It is well recognized that patients with ADHD are prone to accidents and are more likely to visit the emergency department (ED).10 Previous studies show that patients with ADHD have a higher tendency of sustaining trauma and other injuries that result in ED admissions.10–16 Studies also suggest that poor concentration in some patients with ADHD may contribute to the high incidence of ED admissions10,11,17 and traffic accidents.18 ADHD medications have been demonstrated to effectively reduce ADHD symptoms (eg, by improving concentration).17,19–22 Theoretically, ADHD medications could therefore reduce the likelihood of trauma-related ED admissions. Recent studies evaluated the effect of ADHD treatment on driving performance,23,24 medically attended injuries,25–27 and serious traffic accidents.28 The results provided both positive and negative evidence that injuries or trauma in general can possibly be prevented by the use of medications. However, prevention of trauma has not been recognized as a benefit of ADHD pharmacotherapy in clinical practice guidelines. A reduction in ED admissions not only represents significant savings in health care costs but is also a proxy indicator for diminished harm from injury events. Classic epidemiologic methods and study designs, which made comparisons between patients with or without MPH treatment, may be biased due to confounding by indication and ADHD severity. This bias creates difficulties in the research of ADHD and the risk of trauma with respect to medications. Previous studies have compared the incidence of ED admission or trauma-related hospitalization of patients with and without MPH treatment.17,27 However, these studies were inconclusive because sample size and methodologic and data source limitations made it difficult to determine whether positive results were due to treatment or other important differences between patients.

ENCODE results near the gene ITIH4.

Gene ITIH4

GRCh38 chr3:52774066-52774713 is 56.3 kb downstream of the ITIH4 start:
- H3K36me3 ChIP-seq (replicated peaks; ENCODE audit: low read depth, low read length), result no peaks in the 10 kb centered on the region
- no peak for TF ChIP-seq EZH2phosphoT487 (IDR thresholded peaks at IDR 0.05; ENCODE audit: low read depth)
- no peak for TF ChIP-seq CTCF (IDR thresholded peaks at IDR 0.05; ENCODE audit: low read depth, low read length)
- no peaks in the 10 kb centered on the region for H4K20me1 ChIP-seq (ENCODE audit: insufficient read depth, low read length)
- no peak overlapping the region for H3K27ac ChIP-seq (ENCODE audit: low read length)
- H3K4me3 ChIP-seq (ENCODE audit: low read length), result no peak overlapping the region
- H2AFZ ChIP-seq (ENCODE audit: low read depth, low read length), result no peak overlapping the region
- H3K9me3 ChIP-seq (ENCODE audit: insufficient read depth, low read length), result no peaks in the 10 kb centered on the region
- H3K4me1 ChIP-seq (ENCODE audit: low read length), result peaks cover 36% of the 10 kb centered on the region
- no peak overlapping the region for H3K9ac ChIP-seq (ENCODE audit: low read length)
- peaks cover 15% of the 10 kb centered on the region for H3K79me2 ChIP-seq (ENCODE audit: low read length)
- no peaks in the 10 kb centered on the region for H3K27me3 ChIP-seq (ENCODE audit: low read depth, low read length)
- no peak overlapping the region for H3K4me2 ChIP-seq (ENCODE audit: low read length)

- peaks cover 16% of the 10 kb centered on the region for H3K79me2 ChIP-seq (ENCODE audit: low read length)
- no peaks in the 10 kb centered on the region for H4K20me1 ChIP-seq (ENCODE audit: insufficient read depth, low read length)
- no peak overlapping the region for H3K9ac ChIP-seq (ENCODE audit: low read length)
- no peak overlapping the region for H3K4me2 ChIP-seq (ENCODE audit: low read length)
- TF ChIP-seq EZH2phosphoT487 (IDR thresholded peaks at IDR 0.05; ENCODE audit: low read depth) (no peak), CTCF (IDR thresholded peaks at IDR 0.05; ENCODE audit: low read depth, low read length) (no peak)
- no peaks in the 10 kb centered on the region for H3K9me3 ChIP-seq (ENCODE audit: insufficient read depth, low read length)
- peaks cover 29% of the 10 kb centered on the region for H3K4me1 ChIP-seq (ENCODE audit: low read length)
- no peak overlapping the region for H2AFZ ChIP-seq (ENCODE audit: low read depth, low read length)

In the present study, we hypothesized that the use of MPH can reduce the risk of ED admission due to trauma in children with ADHD. Consequently, the aim of the study was to assess the association between MPH and the risk of trauma-related ED admission by using the self-controlled case series (SCCS) method. With this method, comparisons are made within subjects with trauma-related ED admission who have been prescribed MPH in the setting of a territory-wide hospital database in Hong Kong.